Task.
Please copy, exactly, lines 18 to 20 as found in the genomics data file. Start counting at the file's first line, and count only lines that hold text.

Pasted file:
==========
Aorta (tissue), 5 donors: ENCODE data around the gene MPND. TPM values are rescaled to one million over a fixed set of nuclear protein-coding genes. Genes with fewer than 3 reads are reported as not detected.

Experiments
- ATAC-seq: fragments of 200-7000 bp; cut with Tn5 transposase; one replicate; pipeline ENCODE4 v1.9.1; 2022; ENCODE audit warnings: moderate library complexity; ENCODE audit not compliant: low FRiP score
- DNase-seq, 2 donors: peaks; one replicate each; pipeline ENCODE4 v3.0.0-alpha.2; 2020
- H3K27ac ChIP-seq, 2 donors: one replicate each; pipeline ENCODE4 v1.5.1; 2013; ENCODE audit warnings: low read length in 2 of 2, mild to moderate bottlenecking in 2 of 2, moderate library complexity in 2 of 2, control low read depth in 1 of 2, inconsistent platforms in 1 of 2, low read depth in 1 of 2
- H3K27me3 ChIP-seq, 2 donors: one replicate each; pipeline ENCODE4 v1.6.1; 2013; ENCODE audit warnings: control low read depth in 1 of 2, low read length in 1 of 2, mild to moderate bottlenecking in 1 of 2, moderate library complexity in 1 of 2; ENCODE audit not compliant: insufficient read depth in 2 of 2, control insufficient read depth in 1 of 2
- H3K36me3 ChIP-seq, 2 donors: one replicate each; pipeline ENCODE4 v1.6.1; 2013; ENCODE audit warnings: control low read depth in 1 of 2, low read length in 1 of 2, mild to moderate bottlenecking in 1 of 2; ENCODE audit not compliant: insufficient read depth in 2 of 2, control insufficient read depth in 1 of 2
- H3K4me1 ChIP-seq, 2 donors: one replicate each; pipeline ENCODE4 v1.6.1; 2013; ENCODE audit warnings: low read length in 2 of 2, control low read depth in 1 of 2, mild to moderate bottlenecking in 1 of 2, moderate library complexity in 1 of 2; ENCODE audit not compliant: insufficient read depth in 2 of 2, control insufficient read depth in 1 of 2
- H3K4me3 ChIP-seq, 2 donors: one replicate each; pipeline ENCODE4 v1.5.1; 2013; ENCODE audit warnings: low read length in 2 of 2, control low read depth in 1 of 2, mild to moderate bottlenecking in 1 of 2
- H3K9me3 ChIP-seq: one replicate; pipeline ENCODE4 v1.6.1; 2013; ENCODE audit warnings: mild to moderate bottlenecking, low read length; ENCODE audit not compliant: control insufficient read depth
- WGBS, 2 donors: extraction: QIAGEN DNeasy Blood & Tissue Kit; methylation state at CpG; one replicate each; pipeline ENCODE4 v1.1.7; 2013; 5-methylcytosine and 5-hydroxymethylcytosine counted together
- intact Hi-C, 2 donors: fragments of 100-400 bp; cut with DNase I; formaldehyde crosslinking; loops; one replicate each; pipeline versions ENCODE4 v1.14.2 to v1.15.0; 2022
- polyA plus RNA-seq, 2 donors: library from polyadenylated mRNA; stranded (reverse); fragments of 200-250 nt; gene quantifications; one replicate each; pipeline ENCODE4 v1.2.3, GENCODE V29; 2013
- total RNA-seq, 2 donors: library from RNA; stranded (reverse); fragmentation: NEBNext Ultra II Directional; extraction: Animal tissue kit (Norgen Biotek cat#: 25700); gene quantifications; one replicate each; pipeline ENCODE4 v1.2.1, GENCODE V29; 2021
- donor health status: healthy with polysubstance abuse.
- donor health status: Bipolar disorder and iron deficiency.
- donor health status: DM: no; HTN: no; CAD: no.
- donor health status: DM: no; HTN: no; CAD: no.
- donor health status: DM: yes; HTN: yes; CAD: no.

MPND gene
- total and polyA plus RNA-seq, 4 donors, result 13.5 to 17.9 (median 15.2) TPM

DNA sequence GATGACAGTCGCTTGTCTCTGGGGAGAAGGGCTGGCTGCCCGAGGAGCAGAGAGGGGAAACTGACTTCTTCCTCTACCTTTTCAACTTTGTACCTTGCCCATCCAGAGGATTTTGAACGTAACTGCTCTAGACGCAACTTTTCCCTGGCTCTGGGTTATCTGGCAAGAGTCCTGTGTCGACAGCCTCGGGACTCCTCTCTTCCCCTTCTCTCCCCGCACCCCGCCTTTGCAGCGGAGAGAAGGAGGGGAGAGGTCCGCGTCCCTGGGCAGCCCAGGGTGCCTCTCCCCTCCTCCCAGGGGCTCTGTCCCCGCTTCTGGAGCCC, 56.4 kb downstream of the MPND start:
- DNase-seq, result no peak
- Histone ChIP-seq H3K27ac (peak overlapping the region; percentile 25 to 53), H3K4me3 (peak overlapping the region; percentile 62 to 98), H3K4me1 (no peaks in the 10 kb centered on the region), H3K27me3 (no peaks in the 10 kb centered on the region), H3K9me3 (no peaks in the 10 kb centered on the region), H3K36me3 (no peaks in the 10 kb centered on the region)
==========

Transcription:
- donor health status: DM: no; HTN: no; CAD: no.
- donor health status: DM: yes; HTN: yes; CAD: no.

MPND gene